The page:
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In my SSIS package, I want to see if a particular Oracle view has data in it. I have a Execute SQL Task with a select count statement:

Select CAST( count(*) as Integer) As Row_Count from OWNER.VIEW_MV

My RowCount is in the Result Set, pointing to my Variable User:TableCount. If I set TableCount to anything except Object, I get an error such as:

Error: 0xC002F309 at Check for data in view, Execute SQL Task: An error occurred while assigning a value to variable "TableCount": "The type of the value being assigned to variable "User::TableCount" differs from the current variable type. Variables may not change type during execution. Variable types are strict, except for variables of type Object.

However, if I do make the data type to Object, then in my next step, a Script Task, when I read that object, I don't see how to convert it to an integer so that I can use and view it. Then I get the error:

Conversion from type 'Object' to type 'Integer' is not valid.

with the code

Dim nTableCount As Int32
nTableCount = CInt(Dts.Variables("TableCount").Value)

Perhaps I am going about this wrong. What is the best way to determine if an Oracle table is empty, and then act on that knowledge? Essentially, we want an error message about the empty table, rather than continuing on in our process.

Update: I've tried Select CAST( count(*) as char) As Row_Count from OWNER.VIEW_MV where ROWNUM < 2, and sending it to a SSIS variable of type char. I've cast it to Numeric and Integer, with SSIS variables of Int32, Int64. I've tried varchar2(20) with SSIS type String. Everything gives an error except for SSIS datatype Object.

Right now, I'm saving as datatype Object, but when I try to get the value, setting my nTableCount as String, I can use nTableCount = Dts.Variables("TableCount").Value().ToString(), but it returns 0. How do I extract that string out of the Object variable? (Assuming of course, that it actually put it in there.)

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4 Answers 4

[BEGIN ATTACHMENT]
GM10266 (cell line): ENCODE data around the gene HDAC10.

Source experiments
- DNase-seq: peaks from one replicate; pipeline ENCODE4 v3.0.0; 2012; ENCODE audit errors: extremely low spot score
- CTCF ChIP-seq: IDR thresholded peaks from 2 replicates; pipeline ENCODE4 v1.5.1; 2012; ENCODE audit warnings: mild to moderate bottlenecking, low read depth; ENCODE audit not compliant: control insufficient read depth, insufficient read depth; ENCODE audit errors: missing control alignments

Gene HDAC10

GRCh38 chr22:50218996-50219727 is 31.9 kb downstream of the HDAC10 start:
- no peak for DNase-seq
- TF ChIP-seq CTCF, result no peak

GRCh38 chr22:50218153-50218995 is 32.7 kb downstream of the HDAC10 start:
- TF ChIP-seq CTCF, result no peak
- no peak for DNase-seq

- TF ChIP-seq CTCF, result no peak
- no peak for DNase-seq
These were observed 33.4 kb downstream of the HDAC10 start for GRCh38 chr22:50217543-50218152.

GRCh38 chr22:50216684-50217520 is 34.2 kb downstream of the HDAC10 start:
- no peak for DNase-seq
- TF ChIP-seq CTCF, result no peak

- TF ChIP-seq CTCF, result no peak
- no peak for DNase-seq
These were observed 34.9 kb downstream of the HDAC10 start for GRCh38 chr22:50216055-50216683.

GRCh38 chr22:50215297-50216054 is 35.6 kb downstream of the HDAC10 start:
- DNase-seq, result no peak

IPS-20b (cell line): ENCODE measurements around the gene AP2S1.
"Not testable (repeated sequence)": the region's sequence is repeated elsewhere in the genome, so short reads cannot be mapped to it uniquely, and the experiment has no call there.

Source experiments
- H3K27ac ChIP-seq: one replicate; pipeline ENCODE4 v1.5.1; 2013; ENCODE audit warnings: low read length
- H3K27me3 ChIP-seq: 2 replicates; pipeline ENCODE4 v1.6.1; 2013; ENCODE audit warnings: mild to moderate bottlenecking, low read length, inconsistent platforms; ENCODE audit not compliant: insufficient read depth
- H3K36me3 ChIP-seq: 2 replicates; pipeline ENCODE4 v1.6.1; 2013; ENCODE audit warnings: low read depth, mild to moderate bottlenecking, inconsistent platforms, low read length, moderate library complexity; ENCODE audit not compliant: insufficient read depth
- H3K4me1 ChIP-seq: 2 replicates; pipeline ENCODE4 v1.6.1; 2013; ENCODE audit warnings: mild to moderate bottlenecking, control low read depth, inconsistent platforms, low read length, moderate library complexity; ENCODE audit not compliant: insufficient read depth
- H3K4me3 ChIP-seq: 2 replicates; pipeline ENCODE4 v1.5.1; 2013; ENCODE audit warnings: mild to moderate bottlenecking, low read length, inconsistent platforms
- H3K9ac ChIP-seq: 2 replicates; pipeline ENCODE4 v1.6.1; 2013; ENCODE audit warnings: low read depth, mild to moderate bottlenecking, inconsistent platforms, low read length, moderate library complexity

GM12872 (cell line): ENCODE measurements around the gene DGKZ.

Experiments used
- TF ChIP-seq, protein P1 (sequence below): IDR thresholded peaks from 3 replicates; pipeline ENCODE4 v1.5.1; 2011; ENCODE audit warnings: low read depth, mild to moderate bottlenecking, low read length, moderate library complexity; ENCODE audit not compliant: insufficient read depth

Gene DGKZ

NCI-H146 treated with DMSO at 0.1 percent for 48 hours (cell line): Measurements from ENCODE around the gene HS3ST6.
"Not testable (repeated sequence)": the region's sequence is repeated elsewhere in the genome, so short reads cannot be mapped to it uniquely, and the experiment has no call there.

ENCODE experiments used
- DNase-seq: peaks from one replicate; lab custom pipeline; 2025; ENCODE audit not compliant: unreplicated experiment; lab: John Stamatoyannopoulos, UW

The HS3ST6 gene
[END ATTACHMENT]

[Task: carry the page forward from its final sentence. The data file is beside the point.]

this is what worked for me. The idea is to convert count(*) to char and use String type variable in SSIS:

SELECT TO_CHAR(COUNT(*)) FROM yourtable;
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up vote 0 down vote accepted

I found a solution. It may or may not be the best solution, but it will work. Other solutions and improvements are always welcome.

First, rather than having a SQL Task, I have a Data Flow task with the Oracle source and the Data Access Mode is a SQL Command with the original shown in the question (although, I'll probably use cagcowboy's advice once this is working properly).

The output is a destination Script Transformation. I selected ROW_COUNT as my input column, didn't mess with the Inputs and Outputs, and for the Script selected my TableCount as ReadWriteVariables. My script is as below:

Public Class ScriptMain
    Inherits UserComponent
    Dim ScriptCount As Single

    Public Overrides Sub Input0_ProcessInputRow(ByVal Row As Input0Buffer)
        ' Assign the variable to something outside of the sub
        ScriptCount = Row.ROWCOUNT
    End Sub

    Public Overrides Sub PostExecute()
        ' Variable is only available to set in PostExecute
        Me.Variables.TableCount = ScriptCount
    End Sub

End Class

My public variable is of type Double, and in my final script task (outside of the data flow), I simply access it with the lines

Dim nTableCount As String
nTableCount = Dts.Variables("TableCount").Value().ToString()

I suspect I should do a bit more with the data types, because it doesn't seem like it should need to be converted to a string at this point. But that's ok, I can now determine if there is data in the view, and fork accordingly.

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SSIS has a lot of trouble talking to Oracle. I have faced similar issues before. Did you try using string data type? You will not have trouble converting string to integer in script.

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I know nothing about SSIS so can't help you there, but, as a note, if you only want to check for the presence of data in a table, it's more efficient to include a ROWNUM clause in the SQL. e.g.

SELECT COUNT(*)
FROM   table
WHERE  ROWNUM < 2;

(will return 0 if the table is empty, 1 if any rows are in the table)

In this way Oracle can stop reading the results from the table/view as soon as it finds any rows, thus (potentially) finishing execution of the query much sooner.

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